According to the book “Religion and Social Conflict in South Asia”, following the intervention of the then British governor located at Madras, the Kings of Travancore issued two proclamations. The first was in 1859. It was issued by Maharaja Utram Thirunal. The second was issued by Maharaja Ayilyam Thirunal in 1865.

Proclamations abolished the Breast Tax

Both the proclamations abolished the Breast Tax and lifted all restrictions on wearing the upper cloths. But these proclamations came too late.

The bravery of a low caste woman named Nangeli

Because, in 1803 the bravery of a low caste woman, named Nangeli, turned symbolic of the struggle for the upper cloth. She belonged to a village called Cherthala in central Kerala. In that 19th century year, Nangeli ferociously defied the tax collector, who reached her house to collect the breast tax.

When the tax collector exerted pressure on her, she unflinchingly chopped off her breasts and placed them on a banana leaf in front of the tax collector. She eventually bled to her death. On coming to know of this, Nangeli’s husband too committed suicide.

Later, the land where she stayed was named Mulachiparambu, simply meaning ‘the land of the breasted woman’.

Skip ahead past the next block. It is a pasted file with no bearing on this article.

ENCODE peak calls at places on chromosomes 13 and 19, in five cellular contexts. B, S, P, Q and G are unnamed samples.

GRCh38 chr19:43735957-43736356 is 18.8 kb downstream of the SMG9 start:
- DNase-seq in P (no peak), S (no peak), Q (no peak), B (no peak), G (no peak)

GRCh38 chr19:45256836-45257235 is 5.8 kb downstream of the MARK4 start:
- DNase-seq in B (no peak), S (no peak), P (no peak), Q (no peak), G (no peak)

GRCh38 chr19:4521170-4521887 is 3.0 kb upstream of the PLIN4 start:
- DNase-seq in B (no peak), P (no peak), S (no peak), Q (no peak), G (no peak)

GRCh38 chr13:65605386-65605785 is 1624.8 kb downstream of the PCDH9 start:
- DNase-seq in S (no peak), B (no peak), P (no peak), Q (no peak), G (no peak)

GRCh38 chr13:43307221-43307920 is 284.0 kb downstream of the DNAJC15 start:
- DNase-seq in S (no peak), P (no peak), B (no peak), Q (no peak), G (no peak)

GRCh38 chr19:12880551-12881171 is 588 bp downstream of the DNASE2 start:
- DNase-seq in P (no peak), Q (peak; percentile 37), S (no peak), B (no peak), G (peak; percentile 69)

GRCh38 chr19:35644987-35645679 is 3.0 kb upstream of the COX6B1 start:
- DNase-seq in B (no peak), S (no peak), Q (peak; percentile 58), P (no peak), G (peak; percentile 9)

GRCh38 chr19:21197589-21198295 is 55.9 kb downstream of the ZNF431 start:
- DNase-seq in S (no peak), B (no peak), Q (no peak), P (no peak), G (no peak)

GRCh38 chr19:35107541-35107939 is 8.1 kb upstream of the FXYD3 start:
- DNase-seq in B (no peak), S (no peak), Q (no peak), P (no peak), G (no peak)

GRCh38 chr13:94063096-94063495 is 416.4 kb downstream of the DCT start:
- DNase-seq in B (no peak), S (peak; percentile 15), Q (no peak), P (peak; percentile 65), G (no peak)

No mention in the official history of Kerala

Though the story of Nangeli’s sacrifice spread across the state, it has no mention in the official history of Kerala.

The upper cloth mutiny can be considered as one of the pioneering struggles for the liberation of women in the whole of Kerala. Writing on the impact of the revolt in his book titled ‘Vaikuntaswamiyum Samoohika Navothanavum’, historian Joy Balan Vlaathangara said this revolt triggered more agitations across the state.

Some of the other agitations were for the right to walk on public roads, entry into temples and against oozhiyam vela (work without pay). As a result, the face of Kerala changed for the better. It is also sad to note that CBSE deleted a section on Kerala’s caste history in its social science textbook.

Also, there is no mention of the breast tax in the book ‘A Hundred Years in Travancore, 1806-1906: A History and Description of the Work Done by the London Missionary Society in Travancore, South India, During the Past Century’. This is a reflection of the official apathy towards a revolt that changed the very caste structure of Kerala today.

Enjoyed this article? Also, check out “In Tsarist Russia Members of the Secret Skoptsy Sect Believed in Self-Castration“.

Fact Analysis:
STSTW Media strives to deliver accurate information through careful research. However, things can go wrong. If you find the above article inaccurate or biased, please let us know at [email protected]